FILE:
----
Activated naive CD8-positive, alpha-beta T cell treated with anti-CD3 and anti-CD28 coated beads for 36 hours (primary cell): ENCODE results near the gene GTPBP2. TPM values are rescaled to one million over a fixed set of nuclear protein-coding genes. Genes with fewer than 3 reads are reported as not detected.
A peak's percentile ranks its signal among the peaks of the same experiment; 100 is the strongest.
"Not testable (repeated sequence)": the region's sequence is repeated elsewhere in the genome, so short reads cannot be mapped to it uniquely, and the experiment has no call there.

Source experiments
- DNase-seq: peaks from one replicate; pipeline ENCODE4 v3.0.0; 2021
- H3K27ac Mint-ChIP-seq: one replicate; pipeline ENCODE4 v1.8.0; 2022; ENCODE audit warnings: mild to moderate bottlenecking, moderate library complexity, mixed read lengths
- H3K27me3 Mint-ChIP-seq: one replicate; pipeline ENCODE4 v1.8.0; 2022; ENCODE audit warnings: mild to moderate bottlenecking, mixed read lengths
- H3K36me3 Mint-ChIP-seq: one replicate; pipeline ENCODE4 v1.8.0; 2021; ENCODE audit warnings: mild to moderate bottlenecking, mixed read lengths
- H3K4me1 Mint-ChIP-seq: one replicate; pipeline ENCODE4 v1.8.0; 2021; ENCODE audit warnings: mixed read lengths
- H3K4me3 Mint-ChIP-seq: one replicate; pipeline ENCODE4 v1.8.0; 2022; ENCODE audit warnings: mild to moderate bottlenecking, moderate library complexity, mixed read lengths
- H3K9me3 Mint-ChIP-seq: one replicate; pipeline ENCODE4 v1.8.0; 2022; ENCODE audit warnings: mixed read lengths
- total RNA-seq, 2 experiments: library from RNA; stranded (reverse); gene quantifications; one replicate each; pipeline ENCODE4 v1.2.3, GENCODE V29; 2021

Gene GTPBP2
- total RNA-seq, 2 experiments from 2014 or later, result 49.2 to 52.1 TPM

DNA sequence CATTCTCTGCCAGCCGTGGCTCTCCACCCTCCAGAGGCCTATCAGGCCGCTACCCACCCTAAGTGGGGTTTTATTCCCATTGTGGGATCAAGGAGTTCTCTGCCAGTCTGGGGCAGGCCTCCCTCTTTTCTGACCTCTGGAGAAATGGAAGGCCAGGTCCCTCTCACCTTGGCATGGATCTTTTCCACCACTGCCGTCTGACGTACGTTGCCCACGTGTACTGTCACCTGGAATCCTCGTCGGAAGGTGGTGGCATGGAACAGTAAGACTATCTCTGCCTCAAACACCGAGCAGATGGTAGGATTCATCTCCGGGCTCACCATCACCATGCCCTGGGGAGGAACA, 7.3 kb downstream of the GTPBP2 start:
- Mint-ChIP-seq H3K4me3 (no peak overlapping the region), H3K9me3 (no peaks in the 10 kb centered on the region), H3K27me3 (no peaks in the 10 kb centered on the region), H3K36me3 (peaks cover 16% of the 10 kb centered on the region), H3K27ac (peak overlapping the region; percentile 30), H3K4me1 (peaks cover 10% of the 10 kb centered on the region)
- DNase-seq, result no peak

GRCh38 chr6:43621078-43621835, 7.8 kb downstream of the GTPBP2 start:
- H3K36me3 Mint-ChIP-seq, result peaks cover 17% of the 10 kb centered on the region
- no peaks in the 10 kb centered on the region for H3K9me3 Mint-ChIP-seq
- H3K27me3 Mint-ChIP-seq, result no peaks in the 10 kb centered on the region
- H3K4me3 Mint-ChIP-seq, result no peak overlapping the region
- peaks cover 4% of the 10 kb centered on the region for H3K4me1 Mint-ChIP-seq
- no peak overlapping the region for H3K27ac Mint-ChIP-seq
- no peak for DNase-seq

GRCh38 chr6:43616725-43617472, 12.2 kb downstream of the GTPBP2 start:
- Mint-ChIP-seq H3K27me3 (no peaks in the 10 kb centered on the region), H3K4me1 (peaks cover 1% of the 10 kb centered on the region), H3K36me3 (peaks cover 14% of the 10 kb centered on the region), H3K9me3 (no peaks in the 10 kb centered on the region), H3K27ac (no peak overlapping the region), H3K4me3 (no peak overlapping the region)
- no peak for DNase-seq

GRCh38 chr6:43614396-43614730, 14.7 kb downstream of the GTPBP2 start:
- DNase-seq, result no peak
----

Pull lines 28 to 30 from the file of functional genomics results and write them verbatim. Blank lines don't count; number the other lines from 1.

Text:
- no peak for DNase-seq

GRCh38 chr6:43614396-43614730, 14.7 kb downstream of the GTPBP2 start:
- DNase-seq, result no peak